PITTSBURGH (Dec. 4, 2019) —The small, box-shaped car was
well-designed: the team of undergraduates at the University of Pittsburgh’s
Swanson School of Engineering who built it took into consideration the weight
of the car, the fuel needed to propel it, and the traction the tires would need
to send the car sailing to the finish line.
They had prepared for everything—except for carpeting.
The Chem-E-Car Competition at the AIChE Annual Meeting requires
student teams to create a small car with chemical propulsion and stopping
mechanisms such that it will travel a specified distance and carry a payload
(0-500 ml of water). Prior to the competition, all teams had to complete safety
training and testing, and submit an engineering documentation package. Teams
also had to provide a poster detailing the research they conducted for the
creation of their car and pass the safety inspection.
Students from the Swanson School qualified
to compete in the annual Chem-E-Car Competition at the AIChE Annual Meeting
in Orlando, Fla., which took place Nov. 10-15, 2019. In the first round,
however, Pitt’s team tied for last with almost half of the competitors: no one
had prepared to race on raw board over a carpeted floor instead of the hard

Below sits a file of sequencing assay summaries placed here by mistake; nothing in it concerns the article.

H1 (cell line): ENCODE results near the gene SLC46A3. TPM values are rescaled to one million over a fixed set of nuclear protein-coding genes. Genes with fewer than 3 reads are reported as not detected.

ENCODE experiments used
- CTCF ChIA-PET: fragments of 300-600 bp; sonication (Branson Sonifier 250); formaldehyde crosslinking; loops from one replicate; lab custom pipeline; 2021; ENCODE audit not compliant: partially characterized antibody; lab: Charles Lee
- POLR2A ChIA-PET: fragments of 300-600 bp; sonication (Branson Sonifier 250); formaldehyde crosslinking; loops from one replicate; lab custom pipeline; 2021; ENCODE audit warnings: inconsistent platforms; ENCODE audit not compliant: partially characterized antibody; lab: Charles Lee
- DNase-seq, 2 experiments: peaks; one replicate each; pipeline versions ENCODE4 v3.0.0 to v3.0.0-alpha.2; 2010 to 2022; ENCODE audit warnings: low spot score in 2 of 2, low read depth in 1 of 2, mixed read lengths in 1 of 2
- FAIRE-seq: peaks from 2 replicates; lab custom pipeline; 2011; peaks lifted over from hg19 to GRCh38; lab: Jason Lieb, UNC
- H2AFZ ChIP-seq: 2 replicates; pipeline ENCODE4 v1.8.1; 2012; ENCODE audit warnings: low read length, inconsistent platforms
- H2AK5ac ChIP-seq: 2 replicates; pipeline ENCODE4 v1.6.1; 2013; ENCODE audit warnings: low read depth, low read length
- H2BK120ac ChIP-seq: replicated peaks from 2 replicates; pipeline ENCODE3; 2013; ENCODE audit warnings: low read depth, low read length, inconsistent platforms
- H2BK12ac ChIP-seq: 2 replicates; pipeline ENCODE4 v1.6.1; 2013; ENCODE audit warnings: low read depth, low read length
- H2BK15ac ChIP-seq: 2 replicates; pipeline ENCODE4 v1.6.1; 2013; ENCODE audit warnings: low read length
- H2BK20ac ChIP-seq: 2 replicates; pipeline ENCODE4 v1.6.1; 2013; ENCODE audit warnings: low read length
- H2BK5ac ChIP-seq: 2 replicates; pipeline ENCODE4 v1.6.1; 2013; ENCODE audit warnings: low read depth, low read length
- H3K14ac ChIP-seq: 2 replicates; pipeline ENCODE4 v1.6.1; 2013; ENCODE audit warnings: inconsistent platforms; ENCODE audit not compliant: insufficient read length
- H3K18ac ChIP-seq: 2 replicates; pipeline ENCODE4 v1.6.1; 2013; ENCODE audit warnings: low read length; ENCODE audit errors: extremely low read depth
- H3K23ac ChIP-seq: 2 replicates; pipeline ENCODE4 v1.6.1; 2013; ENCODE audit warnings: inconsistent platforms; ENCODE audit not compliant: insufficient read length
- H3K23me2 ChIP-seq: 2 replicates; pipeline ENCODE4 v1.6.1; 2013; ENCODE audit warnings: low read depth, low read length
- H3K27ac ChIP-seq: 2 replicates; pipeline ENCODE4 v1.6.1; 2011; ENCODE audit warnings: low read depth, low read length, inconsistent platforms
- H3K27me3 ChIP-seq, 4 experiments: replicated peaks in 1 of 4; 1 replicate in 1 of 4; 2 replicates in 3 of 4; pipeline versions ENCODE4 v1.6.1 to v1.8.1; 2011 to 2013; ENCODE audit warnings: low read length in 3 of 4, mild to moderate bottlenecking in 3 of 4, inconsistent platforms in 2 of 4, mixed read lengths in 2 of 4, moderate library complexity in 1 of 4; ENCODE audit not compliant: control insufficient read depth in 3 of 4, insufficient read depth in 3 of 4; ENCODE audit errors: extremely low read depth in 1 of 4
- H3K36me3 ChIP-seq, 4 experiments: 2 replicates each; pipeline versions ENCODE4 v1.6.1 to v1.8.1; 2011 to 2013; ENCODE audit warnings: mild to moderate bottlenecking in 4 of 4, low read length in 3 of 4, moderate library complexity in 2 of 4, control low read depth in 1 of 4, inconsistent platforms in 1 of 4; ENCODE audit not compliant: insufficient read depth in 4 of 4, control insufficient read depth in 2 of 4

floor they had expected.
“A lot of the teams had trouble getting the right traction
and torque to get the car moving down the track,” says Taryn Bayles, PhD, vice
chair for education and professor of chemical and petroleum engineering. “Our
team spent the hour after their first run re-engineering their car and
re-qualifying the car with their new design. I am really proud of their ability
to engineer a new solution between runs—a true demonstration of their
After their redesign, the Pitt team finished 12th
overall in the competition, and won the Chem-E-Car Poster Competition. The team members included
Grace Watson, Charlie Robinson, Jean Fiore, Kristy Sturgess, Simon Cao, Mor
Shimshi, Michael Bosley and Nicholas Hages. They were sponsored by
Lubrizol, BASF and ExxonMobil.
In addition to the Chem-E-Car competition, two other Pitt
undergraduates, Dean Miller and Jeff Hoffmann, won awards for their research
poster presentations in the Catalysis and Reaction Engineering Division (CRE). Miller’s
presentation depicted his work in the McKone
Lab with redox
flow batteries, while Hoffmann’s described his work on water
electrocatalysis, also in the McKone Lab.
Maggie Pavlick, 12/4/2019
Contact: Maggie Pavlick